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The ketogenic diet has been around since the early 1900s, when it was designed to treat seizures in children who weren't responding to traditional treatments.
The ketogenic diet

The ketogenic diet has been around since the early 1900s when it was designed to treat seizures in children who weren’t responding to traditional treatments. Later, the research found that it can also be an effective weight-loss tool for adults. In this piece, we will share with you the origins of the keto diet. What you need to know about it.

How did the keto diet start?

The keto diet, also known as the ketogenic diet, has been around for nearly a century. It’s a high-fat, moderate-protein, and low-carb diet that was developed in 1924 as a treatment for epilepsy. At that time, it was believed that seizures were due to imbalances in chemicals called neurotransmitters in our brains. The theory is that by eliminating glucose (which triggers insulin release). In our diets and replacing them with fat, we can control seizures by limiting potential changes in brain chemistry. The only problem is scientists didn’t have any proof until recently. Recent research has found promising evidence suggesting patients could control. Their epilepsy with a high fat/low carb diet is similar to what you find on keto.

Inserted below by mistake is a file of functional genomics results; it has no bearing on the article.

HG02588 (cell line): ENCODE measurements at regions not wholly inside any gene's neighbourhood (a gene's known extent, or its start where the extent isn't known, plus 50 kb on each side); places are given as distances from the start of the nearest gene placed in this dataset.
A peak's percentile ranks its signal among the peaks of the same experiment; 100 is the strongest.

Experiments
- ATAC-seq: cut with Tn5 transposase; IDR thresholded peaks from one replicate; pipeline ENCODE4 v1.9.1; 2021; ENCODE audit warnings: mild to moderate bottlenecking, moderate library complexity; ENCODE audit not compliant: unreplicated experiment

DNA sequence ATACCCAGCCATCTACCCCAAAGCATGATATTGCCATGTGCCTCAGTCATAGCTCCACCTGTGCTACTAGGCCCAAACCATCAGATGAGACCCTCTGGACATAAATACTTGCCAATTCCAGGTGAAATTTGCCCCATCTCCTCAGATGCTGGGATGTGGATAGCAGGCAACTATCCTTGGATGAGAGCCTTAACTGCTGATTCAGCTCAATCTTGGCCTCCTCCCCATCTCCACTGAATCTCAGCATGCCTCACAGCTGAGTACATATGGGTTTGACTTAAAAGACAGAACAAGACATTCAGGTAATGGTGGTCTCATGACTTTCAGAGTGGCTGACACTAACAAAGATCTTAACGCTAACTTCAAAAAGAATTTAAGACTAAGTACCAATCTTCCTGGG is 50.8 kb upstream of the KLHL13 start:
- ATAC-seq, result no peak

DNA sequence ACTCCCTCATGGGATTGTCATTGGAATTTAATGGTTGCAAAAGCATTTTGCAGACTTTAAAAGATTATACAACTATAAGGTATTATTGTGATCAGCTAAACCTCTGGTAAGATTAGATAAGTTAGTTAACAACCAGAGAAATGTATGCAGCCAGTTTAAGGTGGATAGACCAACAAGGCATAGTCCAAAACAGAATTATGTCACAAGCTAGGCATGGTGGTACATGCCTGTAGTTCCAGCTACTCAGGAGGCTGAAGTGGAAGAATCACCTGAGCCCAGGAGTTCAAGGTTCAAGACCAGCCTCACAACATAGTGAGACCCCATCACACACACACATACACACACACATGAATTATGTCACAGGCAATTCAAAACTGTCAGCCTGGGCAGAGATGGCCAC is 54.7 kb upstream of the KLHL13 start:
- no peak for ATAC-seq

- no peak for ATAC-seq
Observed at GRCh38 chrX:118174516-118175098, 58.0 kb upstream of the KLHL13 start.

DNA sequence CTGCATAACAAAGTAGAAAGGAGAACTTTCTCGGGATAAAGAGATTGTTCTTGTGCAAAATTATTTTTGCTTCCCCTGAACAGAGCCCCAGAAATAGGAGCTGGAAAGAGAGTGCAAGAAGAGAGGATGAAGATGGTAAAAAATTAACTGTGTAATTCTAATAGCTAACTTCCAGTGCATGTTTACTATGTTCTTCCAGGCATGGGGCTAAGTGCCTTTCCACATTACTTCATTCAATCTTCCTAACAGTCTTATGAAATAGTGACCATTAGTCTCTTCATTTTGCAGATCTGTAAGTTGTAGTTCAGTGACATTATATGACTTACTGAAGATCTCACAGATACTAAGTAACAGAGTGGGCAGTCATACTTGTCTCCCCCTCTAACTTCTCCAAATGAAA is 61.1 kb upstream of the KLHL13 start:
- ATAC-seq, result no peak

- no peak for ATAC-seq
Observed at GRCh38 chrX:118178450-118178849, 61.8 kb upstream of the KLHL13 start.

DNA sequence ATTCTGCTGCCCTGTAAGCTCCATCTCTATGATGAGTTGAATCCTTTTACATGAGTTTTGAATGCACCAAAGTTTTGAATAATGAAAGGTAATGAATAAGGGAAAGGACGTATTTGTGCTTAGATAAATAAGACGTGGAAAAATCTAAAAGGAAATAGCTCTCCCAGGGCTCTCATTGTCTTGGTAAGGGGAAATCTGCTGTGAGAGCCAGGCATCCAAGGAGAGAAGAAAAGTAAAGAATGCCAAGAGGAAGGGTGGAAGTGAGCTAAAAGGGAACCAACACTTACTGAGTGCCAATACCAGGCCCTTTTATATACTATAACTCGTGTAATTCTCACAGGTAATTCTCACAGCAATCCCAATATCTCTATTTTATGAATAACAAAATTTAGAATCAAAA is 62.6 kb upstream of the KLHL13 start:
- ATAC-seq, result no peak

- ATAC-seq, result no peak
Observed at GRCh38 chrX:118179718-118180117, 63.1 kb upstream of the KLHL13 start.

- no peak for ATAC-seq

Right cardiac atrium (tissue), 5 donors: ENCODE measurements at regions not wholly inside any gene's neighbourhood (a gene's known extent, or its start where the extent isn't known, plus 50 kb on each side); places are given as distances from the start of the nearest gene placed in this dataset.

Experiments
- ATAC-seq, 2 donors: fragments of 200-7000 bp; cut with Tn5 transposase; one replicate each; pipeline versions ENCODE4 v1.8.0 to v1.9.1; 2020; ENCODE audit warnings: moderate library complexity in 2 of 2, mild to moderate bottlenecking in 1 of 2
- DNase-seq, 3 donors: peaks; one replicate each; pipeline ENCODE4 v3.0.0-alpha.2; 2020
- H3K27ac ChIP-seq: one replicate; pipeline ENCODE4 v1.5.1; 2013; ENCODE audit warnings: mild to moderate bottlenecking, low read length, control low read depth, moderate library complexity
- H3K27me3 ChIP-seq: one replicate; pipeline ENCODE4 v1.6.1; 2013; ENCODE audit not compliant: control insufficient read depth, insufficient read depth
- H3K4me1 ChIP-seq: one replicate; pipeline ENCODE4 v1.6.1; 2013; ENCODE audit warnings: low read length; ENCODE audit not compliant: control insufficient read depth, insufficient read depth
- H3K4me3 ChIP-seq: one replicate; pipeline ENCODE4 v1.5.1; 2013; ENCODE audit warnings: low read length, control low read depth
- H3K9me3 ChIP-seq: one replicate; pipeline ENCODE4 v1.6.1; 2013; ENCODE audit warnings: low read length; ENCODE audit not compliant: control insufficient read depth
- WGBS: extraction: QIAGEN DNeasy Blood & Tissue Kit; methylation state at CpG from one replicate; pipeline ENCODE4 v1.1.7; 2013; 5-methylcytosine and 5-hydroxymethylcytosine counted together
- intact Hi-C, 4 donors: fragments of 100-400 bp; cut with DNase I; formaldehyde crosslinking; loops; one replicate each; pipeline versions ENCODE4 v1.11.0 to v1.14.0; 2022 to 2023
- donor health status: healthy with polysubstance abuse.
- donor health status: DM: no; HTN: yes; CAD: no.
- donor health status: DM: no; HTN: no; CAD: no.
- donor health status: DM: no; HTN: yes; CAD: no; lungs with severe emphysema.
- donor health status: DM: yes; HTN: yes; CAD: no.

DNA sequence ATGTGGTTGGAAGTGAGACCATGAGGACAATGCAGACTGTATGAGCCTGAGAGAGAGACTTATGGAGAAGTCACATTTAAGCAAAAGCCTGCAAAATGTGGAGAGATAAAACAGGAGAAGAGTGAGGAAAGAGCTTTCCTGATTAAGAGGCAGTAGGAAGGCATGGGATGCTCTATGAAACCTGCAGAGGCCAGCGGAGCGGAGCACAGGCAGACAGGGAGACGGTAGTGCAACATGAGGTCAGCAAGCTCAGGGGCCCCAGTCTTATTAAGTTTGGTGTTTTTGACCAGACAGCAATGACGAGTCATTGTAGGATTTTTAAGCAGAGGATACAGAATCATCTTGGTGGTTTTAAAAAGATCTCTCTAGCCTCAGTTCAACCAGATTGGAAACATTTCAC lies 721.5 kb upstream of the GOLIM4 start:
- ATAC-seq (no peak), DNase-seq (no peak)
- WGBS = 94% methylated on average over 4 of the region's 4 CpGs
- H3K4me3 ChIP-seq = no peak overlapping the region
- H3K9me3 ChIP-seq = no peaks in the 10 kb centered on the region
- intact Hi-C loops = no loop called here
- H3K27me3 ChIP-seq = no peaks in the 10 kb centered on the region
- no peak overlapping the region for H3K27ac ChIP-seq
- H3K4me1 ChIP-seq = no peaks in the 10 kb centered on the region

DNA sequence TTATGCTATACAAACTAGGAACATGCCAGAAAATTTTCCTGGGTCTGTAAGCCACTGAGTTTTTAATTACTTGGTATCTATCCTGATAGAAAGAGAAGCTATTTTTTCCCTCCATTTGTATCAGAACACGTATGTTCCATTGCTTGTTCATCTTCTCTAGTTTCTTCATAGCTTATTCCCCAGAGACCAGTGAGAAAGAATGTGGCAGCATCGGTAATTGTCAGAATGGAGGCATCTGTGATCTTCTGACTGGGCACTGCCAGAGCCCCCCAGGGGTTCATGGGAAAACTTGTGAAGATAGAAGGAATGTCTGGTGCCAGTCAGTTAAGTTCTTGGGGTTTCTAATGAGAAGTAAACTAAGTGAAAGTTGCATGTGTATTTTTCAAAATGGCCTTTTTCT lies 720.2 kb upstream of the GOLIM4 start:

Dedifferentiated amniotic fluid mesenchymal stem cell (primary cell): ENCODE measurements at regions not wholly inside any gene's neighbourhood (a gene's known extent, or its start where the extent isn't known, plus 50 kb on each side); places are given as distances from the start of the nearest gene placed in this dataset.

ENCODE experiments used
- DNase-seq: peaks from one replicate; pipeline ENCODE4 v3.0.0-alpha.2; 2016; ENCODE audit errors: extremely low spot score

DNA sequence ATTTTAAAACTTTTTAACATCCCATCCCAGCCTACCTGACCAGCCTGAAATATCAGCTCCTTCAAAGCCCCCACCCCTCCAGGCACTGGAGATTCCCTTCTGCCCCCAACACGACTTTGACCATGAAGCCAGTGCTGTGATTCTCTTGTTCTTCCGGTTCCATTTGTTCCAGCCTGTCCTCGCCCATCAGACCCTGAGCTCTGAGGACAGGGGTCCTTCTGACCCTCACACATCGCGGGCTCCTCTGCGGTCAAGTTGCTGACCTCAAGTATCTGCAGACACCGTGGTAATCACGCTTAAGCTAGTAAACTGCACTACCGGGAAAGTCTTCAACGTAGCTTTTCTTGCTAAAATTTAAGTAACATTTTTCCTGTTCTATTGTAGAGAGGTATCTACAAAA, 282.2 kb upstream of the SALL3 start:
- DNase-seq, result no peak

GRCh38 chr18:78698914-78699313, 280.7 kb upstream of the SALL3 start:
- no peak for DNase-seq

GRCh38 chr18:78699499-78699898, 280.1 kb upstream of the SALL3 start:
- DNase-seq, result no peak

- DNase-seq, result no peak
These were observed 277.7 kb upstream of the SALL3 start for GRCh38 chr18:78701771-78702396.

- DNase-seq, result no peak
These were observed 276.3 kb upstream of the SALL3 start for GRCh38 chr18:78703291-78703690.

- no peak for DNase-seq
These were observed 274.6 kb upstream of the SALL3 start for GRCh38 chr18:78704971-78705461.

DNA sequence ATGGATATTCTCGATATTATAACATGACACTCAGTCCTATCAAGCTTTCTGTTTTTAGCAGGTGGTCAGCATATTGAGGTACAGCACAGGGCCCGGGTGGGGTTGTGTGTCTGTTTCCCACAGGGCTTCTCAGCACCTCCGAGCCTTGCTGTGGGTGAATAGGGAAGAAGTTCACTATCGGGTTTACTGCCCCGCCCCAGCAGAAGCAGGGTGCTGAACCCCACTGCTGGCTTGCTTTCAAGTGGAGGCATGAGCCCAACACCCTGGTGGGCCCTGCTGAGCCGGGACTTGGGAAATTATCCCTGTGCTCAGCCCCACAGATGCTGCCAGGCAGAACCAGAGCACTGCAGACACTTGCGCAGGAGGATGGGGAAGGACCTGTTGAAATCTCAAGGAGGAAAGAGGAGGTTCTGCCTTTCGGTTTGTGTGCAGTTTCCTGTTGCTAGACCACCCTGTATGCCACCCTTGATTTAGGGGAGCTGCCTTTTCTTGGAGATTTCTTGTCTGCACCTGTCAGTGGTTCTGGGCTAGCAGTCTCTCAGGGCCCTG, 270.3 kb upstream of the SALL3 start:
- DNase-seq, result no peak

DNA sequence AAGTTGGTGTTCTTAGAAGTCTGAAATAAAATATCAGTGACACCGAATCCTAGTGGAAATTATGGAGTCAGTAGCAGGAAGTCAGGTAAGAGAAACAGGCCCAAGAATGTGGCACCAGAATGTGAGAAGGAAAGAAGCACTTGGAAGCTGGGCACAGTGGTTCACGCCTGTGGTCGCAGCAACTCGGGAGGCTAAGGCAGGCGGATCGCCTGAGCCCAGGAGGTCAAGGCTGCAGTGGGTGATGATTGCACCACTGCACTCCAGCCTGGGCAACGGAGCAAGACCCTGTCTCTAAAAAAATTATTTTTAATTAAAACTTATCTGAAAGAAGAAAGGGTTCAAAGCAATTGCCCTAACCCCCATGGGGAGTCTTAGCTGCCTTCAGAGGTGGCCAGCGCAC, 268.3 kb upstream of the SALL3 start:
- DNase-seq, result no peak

What are the benefits of a keto diet?

A keto diet is a low-carb, high-fat diet that offers many health benefits. Keto diets can help you lose weight and burn fat fast. They also lower your blood sugar and insulin levels, reduce inflammation and improve mental clarity. (1) Many people follow a keto diet to boost their body’s fat-burning abilities. Some studies show that following a keto diet. Little as three weeks can reduce body weight by 3%-7% in some individuals.

 The keto diet can also help you reduce your intake of certain foods. They are high in unhealthy fats and sugars. By eating a lot of natural, healthy fats instead of processed carbs. You’ll begin to lower your cholesterol and control your blood sugar. Many people are able to lose significant amounts of weight when they go on a keto diet. One study found that some people lost as much as 10% of their body weight in just 14 days. This may be partially due to water loss, which is common when you first start following a keto diet plan. Because carbs hold onto more water than fat does in your body.

How long does it take to get into ketosis?

If you’re new to keto, it may take a few days for your body to enter ketosis. And if you have a lot of weight to lose. It could be at least a month before you’re running on ketones instead of glucose. If your body isn’t ready to make the switch from glucose as its primary fuel source. I will let you know by making you feel tired, hungry, and foggy—all common symptoms of low-carb flu. Once your body switches over to burning fat for fuel (ketosis). You’ll start feeling better and have more energy, allowing you to focus on just about anything else! How long does the keto diet last?

Other beneficial factors

Since 1920, a ketogenic diet has been used to treat epilepsy. In recent years, it’s been studied for its therapeutic potential in other health conditions, such as cancer and Alzheimer’s disease. Although there is still some controversy over whether. A keto diet is effective long-term and offers enough benefits to make it worth recommending. Many people consider it an acceptable intervention if weight loss surgery isn’t an option.